I also discovered that although the quantity issued of Philippine stamps was relatively small the number of collectors of Philippine stamps was also small. As a result of this limited demand for Philippine stamps the prices which these stamps commanded were relatively low. One reason for the lack of interest in Philippine stamps was the fact that very little information concerning these stamps was being published in the current philatelic magazine of the world.
In order to increase the future market value of my stamp collection by increasing the demand for Philippine stamps I prepared articles concerning Philippine stamps which were published in the current philatelic magazines.
When I began to collect Philippine Revenue stamps and revenue stamped paper I discovered that the information concerning these stamps obtainable form philatelic sources was very meagre. My search for additional information took me to the archives Division of the National Library in Manila. Here I learned that papel sellado (documentary stamped paper) had been in use in the Philippines continuously from January 1, 1640, to the end of the Spanish regime in 1898. The use of adhesive revenue stamps was begun in the Philippines in 1856. I translated from Spanish laws pertaining to stamp taxes and the revenue stamps and revenue stamped paper used in the Philippines during the Spanish regime. From various other .sources, including the records of the Bureau of Internal Revenue, Bureau of Customs and Bureau of Printing, I obtained information concerning the revenue stamps and revenue stamped paper issued subsequent lo the American Occupation of the Philippines in 1898. This information was compiled in a 500-page typewritten manuscript entitled, "A HISTORY OF STAMP TAXES AND A CATALOGUE OF REVENUE STAMPS OFTHE PHILIPPINES." The manuscript, which included more than 150 photographs of revenue stamps and revenue stamped paper, was completed late in 1941.
By the end of 1941, six years after I began to collect Philippine stamps I had acquired a very fine collection of these stamps. I had also achieved some recognition as an expert authority on Philippine stamps. In 1941 I accepted an invitation to join the Baguio Rotary Club. I was classified by the Rotary Club as a "PHILATELIST'. Col. Louis Van Schaik, the first President of the Baguio Rotary Club, was a personal friend. He also specialized in the collection of Philippine Stamps. We spent many pleasant hours discussing our stamps.
During the eight years which have elapsed since the Japanese invaded the Philippines in December, 1941, l have not been able to devote much time to my stamp collection. The three years of my internment were for me a period of almost complete philatelic inactivity. The gold mines which formerly provided us with a comfortable income have not paid dividends since the Japanese invasion of the Philippines in 1941. Since the liberation of the Philippines in 1945, therefore, most of my rime has been occupied in earning a living.
The major portion of my collection of Philippine stamps and the manuscript concerning Philippine Revenue stamps survived the Japanese Occupation of the Philippines. But a part of my stamp collection, my philatelic library, and my notes covering much unpublished information concerning Philippine postage stamps were lost when my home in Baguio was occupied by Japanese and subsequently destroyed by American bombers.
I am gradually replacing the Philatelic library which I lost. I continue to make substantial additions to may collection of Philippine stamps. I am still adding to my information concerning Philippine stamps. Several articles which I have written concerning Philippine stamps since the liberation of the Philippines have been published in philatelic magazines. I am still a philatelist.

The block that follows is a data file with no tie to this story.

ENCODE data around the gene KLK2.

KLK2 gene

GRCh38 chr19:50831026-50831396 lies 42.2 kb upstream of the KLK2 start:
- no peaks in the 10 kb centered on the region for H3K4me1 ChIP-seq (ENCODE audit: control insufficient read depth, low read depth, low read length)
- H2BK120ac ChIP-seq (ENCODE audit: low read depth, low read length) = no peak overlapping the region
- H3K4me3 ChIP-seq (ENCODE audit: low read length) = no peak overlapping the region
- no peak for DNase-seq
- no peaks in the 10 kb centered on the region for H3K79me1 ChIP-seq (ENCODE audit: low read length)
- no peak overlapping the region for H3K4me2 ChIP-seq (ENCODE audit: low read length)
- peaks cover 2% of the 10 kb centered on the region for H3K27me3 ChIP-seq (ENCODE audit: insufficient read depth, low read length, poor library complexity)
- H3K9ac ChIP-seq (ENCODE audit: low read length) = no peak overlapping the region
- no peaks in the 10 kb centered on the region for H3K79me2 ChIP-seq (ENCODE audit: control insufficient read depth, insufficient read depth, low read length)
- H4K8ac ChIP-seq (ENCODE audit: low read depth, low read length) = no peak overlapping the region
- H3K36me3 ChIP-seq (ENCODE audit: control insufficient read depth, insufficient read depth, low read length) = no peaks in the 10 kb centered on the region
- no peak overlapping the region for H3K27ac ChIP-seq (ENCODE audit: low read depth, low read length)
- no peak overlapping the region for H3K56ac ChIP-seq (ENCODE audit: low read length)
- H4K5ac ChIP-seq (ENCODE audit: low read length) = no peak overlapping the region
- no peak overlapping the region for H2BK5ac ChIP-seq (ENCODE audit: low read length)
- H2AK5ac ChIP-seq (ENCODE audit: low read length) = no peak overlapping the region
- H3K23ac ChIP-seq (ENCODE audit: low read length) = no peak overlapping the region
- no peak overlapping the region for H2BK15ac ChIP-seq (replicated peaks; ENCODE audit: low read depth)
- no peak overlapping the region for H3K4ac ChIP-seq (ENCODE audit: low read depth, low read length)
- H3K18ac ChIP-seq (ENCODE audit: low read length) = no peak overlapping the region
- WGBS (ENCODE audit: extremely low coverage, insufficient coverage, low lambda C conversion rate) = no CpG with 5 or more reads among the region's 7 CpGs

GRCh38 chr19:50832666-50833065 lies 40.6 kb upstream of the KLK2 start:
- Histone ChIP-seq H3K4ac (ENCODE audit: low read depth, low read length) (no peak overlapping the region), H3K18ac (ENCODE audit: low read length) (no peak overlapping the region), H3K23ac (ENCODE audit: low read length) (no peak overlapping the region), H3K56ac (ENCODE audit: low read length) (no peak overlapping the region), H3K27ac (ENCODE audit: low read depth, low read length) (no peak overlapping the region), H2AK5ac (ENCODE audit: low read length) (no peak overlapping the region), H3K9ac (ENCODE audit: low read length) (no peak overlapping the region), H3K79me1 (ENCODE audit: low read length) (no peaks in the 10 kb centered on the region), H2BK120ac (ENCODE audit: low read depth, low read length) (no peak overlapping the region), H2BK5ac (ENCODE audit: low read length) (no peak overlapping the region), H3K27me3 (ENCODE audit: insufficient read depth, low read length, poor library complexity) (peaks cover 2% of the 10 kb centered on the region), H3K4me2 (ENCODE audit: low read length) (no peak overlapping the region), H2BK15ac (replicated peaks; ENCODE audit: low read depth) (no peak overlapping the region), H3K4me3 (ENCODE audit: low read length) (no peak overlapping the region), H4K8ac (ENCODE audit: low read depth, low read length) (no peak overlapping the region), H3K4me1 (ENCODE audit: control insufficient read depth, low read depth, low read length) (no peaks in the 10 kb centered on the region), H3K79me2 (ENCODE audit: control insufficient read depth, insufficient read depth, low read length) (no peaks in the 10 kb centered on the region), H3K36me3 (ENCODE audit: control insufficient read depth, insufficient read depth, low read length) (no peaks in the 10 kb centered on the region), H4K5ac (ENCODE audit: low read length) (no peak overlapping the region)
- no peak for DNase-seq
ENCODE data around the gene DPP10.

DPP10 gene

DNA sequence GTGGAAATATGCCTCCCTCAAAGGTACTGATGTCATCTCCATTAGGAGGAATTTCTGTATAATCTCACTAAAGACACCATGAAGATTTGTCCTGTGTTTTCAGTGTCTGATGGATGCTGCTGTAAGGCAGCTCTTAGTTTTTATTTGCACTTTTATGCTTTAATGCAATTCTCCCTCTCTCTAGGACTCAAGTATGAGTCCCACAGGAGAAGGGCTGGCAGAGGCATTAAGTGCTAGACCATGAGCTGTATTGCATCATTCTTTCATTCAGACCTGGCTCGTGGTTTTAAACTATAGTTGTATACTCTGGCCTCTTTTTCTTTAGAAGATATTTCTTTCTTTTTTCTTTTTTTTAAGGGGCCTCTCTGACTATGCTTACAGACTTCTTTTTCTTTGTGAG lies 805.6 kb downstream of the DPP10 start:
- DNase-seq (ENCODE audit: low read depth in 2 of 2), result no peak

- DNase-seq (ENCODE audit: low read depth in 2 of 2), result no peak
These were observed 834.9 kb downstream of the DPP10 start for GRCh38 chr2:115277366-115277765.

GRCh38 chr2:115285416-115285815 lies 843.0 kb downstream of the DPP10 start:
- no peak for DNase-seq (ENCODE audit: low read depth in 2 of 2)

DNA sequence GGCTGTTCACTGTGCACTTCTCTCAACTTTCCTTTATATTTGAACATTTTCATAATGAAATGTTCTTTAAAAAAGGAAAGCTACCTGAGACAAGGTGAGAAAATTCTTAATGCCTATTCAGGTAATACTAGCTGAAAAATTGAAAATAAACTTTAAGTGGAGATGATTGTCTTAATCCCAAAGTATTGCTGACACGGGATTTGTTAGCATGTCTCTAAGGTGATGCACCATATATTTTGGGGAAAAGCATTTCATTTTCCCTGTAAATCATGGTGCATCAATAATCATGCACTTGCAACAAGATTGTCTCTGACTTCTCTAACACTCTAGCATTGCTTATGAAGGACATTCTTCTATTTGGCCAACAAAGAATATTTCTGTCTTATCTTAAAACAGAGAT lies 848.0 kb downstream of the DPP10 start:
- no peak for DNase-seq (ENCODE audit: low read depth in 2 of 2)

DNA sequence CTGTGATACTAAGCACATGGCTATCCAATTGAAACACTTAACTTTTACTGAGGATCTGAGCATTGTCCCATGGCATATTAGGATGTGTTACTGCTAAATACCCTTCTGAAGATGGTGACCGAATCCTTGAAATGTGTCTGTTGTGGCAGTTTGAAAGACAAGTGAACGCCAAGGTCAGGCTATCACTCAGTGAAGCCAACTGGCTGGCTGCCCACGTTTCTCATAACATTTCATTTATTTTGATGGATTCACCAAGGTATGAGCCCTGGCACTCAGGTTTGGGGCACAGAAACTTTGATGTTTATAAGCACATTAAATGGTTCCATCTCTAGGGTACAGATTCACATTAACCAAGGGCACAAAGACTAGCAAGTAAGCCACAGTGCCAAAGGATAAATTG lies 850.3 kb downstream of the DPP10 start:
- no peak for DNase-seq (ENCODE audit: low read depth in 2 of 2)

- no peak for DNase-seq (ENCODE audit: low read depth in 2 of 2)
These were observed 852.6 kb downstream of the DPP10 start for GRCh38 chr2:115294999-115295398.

My activities as a stamp collector have yielded many friends with whom I would not otherwise have become acquainted. Many of them reside in the Philippines. But there are others who reside in foreign countries and whom I know only through the letters which we have exchanged. Among these philatelic friends are government officials, merchants, lawyers, doctors, dentists, engineers, salesmen, military men, teachers, primers, accountants, planters, realtors, bankers, schoolboys and detectives.
There are today more than 20,000,000 stamp collectors. They are to be found in every country in (he world. There probably is no other large group of men bound together by a common tie which ranks as high in intelligence, integrity, thrift and accomplishment as do the stamp collectors. The world could ill afford to lose them, Stamp collecting is a hobby which can be tailored to fit the financial resources of every collector. It is possible to spend a large fortune in accumulating a stamp collection. But there are many stamps which can be obtained at very small cost Even a schoolboy, who has very little money lo spend on stamps, may acquire an attractive collection.
Educators now recognize the value of stamp collecting as a means of teaching history and geography and in developing the students power of accurate objective observation. In many schools, junior stamp clubs have been organized. Several colleges in the United States have recently established courses which teach the student how to collect stamps. There are several daily newspapers which maintain columns devoted to news concerning stamps and stamp colleclors. There are radio broadcasts in the Philippines and elsewhere which disseminate information concerning the collection of stamps.
I collect stamps because I find it a fascinating pastime which stimulates mental activity and because I am convinced that my stamp collection is an asset which can eventually be sold at a profit. But there are many other equally valid reasons for collecting stamps. Some of them may eventually induce you, if you are not already a collector, to join the Philatelic fraternity.
Reprinted from... May 1950 A.F.F. Silver Jubilee Issue, pages 21-24.